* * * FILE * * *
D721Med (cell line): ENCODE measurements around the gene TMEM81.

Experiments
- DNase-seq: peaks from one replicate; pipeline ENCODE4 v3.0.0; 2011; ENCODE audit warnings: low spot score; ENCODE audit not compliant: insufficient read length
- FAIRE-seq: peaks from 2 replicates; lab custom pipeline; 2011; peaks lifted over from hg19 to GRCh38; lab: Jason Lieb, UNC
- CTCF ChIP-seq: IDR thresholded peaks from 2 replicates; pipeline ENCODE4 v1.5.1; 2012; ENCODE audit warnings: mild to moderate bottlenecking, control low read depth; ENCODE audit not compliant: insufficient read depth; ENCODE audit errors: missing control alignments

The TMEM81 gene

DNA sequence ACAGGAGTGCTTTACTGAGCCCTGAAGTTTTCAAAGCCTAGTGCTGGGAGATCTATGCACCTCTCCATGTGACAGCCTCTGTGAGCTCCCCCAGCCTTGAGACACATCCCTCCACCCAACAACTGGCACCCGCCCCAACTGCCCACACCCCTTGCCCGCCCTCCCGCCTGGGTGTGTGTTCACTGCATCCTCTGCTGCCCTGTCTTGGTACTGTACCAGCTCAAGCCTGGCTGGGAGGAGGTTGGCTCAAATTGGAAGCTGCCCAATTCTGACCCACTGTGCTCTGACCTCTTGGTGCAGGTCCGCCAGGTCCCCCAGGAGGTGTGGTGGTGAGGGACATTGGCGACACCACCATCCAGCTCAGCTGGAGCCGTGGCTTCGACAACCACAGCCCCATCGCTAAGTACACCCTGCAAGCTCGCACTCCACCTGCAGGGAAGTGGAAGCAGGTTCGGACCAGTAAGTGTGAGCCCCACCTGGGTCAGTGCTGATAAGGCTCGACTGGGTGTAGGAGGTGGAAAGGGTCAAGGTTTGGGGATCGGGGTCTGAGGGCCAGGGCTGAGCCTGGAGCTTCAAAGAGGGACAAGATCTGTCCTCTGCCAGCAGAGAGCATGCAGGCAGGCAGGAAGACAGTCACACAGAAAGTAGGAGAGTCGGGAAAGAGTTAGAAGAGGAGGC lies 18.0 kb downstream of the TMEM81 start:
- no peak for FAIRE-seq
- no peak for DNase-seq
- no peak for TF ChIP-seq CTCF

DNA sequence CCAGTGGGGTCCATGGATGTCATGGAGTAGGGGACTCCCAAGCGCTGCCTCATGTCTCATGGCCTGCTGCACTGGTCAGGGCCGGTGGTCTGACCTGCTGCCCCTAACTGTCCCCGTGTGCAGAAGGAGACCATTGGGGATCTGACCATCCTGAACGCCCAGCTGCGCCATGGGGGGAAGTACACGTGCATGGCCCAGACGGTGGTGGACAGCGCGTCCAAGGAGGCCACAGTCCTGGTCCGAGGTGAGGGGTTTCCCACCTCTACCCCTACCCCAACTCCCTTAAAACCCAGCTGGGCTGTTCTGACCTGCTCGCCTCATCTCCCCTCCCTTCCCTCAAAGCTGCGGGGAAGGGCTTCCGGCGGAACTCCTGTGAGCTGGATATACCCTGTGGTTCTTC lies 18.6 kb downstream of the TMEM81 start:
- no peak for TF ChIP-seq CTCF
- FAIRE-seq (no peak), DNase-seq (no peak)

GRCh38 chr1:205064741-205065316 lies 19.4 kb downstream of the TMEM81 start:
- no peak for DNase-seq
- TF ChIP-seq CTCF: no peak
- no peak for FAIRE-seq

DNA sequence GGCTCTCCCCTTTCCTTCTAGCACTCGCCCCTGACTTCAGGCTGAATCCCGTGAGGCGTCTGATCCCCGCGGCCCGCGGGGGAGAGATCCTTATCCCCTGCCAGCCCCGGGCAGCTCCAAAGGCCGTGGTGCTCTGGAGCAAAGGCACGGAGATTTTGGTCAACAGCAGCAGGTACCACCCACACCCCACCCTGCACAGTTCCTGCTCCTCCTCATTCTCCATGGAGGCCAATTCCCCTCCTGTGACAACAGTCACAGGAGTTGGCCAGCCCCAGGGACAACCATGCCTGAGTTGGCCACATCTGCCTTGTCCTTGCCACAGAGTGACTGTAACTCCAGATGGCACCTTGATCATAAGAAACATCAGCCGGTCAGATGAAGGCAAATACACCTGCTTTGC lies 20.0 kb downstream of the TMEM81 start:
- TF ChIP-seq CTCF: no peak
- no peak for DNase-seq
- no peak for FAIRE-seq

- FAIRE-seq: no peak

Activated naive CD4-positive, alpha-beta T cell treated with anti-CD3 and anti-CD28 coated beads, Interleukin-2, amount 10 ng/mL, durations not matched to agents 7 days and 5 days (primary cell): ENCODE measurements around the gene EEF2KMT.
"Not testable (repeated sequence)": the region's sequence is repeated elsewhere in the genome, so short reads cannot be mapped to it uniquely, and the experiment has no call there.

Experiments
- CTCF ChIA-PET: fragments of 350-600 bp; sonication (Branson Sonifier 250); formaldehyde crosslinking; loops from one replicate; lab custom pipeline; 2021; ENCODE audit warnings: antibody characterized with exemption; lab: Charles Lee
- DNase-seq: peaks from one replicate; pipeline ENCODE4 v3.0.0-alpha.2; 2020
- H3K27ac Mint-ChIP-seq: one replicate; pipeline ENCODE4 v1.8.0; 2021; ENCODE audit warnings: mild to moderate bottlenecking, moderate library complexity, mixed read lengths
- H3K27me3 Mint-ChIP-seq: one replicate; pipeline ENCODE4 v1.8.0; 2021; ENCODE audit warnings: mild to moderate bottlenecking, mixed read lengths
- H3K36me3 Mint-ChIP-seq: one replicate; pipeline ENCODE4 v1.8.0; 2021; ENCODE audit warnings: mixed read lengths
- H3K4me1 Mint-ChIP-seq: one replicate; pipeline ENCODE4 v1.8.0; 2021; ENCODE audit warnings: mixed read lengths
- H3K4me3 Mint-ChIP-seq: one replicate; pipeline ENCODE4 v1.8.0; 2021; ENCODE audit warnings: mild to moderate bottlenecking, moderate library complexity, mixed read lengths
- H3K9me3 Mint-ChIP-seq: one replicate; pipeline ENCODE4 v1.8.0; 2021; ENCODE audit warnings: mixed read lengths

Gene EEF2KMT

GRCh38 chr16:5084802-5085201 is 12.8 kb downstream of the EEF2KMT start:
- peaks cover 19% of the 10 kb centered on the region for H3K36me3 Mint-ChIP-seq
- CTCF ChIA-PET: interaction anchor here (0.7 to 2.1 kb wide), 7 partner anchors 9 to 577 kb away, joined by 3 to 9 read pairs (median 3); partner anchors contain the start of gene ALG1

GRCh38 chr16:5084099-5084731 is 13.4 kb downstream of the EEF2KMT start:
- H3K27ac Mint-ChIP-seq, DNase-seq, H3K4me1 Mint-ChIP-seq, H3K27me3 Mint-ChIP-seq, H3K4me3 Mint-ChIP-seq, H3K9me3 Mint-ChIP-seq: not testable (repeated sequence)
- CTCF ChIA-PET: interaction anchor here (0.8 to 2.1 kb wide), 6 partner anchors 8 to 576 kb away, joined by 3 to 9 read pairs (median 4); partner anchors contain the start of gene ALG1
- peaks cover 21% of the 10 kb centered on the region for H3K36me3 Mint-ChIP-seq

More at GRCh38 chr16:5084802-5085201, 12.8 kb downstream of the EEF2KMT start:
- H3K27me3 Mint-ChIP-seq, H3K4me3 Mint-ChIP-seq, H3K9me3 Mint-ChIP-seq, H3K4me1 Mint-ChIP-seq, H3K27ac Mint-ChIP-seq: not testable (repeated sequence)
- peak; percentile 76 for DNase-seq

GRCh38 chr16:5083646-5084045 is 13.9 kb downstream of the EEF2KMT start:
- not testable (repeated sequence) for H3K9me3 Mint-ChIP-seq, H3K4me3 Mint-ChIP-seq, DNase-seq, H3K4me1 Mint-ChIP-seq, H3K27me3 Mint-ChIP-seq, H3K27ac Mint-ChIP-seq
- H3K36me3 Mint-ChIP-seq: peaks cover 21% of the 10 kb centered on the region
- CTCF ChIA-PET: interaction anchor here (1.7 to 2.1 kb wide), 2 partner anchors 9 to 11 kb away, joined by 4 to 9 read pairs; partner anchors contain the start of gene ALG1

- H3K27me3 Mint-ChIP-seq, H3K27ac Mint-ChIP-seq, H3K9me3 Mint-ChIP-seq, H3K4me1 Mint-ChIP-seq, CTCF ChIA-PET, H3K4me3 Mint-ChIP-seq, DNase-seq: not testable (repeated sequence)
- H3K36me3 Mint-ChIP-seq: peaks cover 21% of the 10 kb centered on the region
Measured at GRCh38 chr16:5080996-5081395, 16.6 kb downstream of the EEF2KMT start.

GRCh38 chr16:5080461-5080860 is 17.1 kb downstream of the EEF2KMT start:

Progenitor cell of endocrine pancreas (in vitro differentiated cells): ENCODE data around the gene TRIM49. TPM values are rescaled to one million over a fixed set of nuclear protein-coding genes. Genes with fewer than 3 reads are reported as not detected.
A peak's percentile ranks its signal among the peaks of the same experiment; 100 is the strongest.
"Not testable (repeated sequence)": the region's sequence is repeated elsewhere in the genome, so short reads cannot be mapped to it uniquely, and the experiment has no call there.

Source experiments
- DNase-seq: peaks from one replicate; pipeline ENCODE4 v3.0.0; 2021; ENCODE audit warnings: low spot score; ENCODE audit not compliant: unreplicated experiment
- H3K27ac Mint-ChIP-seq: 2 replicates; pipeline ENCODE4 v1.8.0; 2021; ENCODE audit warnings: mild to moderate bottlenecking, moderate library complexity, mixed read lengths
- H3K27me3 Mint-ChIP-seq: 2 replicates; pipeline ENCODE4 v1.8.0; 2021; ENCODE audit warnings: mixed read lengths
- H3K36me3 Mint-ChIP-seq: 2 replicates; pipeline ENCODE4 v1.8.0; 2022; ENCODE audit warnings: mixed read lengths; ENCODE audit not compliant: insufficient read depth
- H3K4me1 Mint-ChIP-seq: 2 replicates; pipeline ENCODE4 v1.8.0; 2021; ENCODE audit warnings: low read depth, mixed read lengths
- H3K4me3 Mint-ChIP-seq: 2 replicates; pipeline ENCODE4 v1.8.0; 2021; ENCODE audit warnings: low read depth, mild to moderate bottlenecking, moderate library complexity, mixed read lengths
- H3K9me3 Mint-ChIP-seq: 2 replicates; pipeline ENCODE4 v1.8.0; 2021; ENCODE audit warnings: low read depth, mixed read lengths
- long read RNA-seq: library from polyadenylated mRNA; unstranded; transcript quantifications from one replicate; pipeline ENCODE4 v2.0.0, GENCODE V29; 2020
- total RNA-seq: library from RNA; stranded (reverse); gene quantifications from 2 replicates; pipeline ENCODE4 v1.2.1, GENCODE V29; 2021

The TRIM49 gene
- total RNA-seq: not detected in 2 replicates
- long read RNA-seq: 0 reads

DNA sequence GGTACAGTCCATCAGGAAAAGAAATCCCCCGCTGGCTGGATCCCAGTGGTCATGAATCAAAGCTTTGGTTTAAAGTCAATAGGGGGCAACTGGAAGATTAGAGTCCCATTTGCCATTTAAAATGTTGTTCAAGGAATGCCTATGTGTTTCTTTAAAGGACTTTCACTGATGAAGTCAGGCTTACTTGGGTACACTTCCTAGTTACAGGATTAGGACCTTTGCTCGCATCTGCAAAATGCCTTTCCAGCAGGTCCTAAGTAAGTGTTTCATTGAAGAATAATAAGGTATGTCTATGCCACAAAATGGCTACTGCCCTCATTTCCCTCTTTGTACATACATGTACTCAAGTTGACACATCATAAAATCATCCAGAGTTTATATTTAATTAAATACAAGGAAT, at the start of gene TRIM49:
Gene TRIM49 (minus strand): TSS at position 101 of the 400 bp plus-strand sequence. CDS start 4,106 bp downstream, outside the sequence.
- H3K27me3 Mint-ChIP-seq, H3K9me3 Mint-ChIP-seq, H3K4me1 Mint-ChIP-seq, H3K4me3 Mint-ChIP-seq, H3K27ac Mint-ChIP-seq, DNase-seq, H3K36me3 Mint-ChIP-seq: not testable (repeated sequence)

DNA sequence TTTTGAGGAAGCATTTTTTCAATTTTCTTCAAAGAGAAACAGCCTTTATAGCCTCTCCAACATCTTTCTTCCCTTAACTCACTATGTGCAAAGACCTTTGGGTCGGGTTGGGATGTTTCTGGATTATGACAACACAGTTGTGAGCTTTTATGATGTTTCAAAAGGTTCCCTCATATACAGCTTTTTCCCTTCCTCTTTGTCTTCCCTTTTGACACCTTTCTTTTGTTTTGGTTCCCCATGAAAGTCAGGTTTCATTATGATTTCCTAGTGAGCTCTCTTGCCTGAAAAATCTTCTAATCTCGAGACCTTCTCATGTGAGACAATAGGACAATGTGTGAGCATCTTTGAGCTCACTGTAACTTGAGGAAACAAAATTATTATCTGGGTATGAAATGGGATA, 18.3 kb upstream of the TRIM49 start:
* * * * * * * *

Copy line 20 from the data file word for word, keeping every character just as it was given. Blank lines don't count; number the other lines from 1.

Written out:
- no peak for DNase-seq